Write how flowers bloomed and the sun shined.
I could write something with sorrow,
Mourning all our missed tomorrows
For when we leave this rotating sphere,
Write what we miss when we aren’t here.
There are so many beautiful poems and rhymes,
But before I write, I need to make up my mind.
There is magic in this world. It's subtle, gentle ripples that can seem meaningless at first, but it’s there, pushing us to be who we can. And I hope you find some in the ramblings of a teen you may never have looked twice at outside this room, if only for a moment.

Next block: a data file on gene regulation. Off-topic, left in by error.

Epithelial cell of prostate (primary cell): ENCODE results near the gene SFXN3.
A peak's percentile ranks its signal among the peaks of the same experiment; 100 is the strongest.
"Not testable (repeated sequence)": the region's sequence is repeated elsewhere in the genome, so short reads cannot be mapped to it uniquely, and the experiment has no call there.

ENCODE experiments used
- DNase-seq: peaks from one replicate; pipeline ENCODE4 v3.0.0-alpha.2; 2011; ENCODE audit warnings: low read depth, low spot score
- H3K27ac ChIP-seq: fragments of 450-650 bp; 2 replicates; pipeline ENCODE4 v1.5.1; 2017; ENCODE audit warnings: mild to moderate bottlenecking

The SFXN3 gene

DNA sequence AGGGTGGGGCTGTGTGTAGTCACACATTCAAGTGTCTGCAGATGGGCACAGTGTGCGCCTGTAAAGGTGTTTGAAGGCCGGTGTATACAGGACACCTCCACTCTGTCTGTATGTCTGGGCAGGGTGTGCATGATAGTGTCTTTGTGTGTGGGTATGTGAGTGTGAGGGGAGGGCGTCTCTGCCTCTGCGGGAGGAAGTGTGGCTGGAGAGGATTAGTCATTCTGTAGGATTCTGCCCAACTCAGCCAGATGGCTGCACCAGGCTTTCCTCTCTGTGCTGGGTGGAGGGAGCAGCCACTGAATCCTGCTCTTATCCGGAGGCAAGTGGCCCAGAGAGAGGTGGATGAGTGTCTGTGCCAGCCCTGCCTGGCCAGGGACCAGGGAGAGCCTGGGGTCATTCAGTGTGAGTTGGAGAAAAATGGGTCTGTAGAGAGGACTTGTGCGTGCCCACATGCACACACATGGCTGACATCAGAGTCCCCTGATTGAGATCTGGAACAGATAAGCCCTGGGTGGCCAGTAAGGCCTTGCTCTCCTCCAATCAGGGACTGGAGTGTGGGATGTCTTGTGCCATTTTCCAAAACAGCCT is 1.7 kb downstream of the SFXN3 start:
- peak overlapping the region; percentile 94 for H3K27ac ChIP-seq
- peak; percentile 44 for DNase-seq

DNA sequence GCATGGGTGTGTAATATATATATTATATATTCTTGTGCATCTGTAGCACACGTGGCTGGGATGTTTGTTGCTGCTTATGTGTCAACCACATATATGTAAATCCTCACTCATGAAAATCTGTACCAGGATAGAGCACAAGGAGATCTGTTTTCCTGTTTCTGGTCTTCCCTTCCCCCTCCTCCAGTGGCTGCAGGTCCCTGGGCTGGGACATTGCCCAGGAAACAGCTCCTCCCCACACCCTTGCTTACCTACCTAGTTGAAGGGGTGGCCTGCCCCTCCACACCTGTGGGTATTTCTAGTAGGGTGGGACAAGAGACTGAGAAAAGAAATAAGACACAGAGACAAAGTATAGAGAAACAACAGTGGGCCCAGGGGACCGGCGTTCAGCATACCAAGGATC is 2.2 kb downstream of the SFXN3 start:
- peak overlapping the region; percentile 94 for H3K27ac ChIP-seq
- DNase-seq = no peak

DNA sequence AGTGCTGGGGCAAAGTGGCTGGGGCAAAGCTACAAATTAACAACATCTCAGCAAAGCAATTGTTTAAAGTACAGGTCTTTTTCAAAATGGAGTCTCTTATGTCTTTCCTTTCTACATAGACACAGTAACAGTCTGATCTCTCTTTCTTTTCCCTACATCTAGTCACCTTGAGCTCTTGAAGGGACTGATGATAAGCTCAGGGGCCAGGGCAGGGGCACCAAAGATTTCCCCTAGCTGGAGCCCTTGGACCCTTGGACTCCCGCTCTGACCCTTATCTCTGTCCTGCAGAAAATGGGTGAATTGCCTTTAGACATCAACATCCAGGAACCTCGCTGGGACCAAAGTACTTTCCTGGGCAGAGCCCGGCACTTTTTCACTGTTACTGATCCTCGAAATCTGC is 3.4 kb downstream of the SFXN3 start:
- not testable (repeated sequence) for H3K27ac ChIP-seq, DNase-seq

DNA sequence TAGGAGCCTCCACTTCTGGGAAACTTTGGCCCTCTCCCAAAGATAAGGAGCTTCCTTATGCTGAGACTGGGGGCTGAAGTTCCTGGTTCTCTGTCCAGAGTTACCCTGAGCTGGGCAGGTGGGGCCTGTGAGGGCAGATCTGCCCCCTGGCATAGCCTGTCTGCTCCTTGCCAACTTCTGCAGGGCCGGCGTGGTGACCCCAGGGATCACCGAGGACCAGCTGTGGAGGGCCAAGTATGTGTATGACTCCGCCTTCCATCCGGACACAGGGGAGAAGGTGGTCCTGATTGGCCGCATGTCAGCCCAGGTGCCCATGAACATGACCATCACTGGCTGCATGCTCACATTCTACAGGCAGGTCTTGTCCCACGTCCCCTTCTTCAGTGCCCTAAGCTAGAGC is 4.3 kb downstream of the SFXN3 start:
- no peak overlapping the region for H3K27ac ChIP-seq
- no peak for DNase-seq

Once, there was a single bronze fly, a tiny Colossus, like that of Rhodes, dancing through the air in a dizzying spiral that no invention of mortal hand can match. It will die in a week, just another speck of life vanishing to time's relentless pace. But for a moment, it is noticed. For a moment, someone marvels at the speed and skill the insect treats as commonplace, the only thing it's ever known, as it spins around the leaves of a rosebush. For a single moment, the beauty of the insect and in the way it weaves dazzles and bewilders the one who watched. But only for a single moment, before it vanishes into the leaves. And so too does it vanish into the dark corners of my memory, a note in a page in a journal that I may never read again. But while that moment held, it was enchantment distilled. Pure magic in the way it swooped and swerved, the gold of the sun draped around it like ceremonial armor, the practical turned to something fantastical. But even that golden sun shall one day burn out, collapsing under the weight of its own significance. And the ancient trees will rot, clutching to their indifference, and the stone's magnificence will wear away. And all our great wonders, our Pyramids and our Collusi, our temples and attempts to find meaning, our great gardens, sanctuaries of life, our repositories of knowledge and our beacons that call sailors home will vanish under the inevitable rush of time. Nothing will be left behind. But for a moment, for a single, glorious moment, standing against eternity, we can be seen. We can be the spectacle that sends ripples through this world, and we can be glorious, if only for a moment. We can be magic. The magic of a single fly seen by a single person in a single moment before it vanished into the rose bush.